Chapter

Conclusion

Lord Denning

in The Due Process of Law

Published in print January 1980 | ISBN: 9780406176080
Published online March 2012 | e-ISBN: 9780191705113 | DOI: http://dx.doi.org/10.1093/acprof:oso/9780406176080.003.0008
Conclusion

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The process of contempt of court is designed to secure that every person has a fair trial. It is a procedure by which the court condemns any conduct which tends to prejudice a fair trial. The present tendency is to say that the process should be left in the hands of the Attorney-General: that he is the person who should decide whether it should be invóked or not. It is no doubt proper for any complaint to be laid before the Attorney-General so that he may, if he thinks fit, institute proceedings for contempt. But it should not be exclusively in his hands. Some cases wear a political complexion. The Attorney-General may be reluctant to take proceedings for fear of repercussions affecting his party. So the courts should be able to take steps at the instance of anyone who has a sufficient interest in the matter.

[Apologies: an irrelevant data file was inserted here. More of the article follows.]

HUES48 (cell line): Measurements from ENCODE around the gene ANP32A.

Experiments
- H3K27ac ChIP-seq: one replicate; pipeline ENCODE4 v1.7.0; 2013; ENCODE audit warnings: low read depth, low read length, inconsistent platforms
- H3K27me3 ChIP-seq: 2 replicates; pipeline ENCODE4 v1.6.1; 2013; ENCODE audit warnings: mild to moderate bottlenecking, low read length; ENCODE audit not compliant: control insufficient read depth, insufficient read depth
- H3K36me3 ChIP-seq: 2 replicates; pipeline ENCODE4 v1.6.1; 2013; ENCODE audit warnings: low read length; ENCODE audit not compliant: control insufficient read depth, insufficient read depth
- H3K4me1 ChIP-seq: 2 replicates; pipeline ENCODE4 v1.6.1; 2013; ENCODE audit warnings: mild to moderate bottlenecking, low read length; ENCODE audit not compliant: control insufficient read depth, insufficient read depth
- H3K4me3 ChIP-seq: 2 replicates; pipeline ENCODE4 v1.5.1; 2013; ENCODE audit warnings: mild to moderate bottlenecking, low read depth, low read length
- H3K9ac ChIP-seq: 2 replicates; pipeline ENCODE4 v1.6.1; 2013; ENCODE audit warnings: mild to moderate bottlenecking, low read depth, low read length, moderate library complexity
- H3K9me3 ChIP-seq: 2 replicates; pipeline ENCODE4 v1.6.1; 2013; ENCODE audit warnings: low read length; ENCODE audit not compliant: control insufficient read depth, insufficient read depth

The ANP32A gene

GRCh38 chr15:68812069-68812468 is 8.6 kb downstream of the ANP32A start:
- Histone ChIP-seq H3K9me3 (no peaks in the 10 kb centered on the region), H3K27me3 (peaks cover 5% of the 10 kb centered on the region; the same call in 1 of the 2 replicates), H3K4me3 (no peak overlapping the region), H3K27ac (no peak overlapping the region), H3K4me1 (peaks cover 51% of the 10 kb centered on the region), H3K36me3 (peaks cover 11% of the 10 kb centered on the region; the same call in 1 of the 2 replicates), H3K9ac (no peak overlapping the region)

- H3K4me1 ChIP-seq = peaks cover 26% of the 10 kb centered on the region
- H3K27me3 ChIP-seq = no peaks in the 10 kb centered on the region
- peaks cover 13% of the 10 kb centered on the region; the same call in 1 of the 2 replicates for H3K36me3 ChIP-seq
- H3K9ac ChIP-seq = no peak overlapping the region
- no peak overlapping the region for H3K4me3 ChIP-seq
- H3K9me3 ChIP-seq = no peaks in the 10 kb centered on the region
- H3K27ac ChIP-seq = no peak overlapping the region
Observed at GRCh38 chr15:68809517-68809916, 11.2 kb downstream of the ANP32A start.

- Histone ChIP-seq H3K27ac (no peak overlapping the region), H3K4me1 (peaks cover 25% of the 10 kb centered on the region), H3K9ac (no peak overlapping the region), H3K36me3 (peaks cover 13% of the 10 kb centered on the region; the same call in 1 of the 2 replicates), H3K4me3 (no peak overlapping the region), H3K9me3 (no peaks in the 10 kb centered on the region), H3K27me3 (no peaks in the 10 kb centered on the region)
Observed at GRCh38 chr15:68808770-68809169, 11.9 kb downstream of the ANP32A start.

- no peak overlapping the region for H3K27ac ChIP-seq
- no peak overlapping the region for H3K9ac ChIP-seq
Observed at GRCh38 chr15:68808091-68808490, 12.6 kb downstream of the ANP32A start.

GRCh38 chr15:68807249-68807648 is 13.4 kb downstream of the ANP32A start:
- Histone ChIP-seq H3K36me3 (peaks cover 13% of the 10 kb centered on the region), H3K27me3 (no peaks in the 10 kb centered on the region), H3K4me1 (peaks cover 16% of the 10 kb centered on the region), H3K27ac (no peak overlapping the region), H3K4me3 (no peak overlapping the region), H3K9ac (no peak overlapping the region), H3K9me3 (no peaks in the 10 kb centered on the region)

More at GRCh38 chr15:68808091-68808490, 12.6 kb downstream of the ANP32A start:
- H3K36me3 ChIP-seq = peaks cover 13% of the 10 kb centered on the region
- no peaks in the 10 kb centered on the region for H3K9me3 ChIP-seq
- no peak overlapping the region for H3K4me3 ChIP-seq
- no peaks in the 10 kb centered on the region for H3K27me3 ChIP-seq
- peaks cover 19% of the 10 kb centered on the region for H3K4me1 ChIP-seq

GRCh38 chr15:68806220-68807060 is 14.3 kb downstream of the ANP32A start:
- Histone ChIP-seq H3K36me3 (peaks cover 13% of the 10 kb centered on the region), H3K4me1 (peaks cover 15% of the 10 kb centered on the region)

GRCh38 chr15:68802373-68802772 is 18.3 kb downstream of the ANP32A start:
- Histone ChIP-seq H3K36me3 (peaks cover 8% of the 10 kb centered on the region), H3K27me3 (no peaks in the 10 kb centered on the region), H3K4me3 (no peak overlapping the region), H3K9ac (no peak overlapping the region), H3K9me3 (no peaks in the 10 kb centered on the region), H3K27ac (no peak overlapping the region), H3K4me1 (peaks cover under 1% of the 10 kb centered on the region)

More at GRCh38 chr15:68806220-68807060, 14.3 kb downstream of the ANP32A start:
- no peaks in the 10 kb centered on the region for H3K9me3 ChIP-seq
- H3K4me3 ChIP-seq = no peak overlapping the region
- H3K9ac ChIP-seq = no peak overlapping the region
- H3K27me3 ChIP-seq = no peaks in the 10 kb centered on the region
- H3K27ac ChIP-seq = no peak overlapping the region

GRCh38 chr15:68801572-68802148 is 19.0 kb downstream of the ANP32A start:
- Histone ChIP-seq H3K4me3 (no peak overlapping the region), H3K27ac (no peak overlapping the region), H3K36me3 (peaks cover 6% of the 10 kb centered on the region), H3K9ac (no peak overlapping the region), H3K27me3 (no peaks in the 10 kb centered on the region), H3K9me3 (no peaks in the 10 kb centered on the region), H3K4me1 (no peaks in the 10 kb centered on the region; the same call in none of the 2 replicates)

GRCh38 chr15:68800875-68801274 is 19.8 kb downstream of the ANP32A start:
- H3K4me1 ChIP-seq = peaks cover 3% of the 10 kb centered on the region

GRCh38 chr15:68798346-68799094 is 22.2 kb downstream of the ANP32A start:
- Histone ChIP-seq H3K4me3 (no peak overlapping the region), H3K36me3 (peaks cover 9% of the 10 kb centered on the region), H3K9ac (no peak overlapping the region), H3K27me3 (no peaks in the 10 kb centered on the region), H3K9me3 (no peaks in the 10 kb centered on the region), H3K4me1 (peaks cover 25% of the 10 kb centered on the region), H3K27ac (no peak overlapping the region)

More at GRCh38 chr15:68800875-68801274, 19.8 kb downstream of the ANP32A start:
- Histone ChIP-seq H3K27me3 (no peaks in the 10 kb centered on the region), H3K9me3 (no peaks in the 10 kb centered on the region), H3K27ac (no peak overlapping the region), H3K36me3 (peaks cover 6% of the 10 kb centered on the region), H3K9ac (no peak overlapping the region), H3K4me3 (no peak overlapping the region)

Keywords: contempt; court; fair trial; Attorney-General; proceedings

Chapter.  329 words. 

Subjects: Constitutional and Administrative Law

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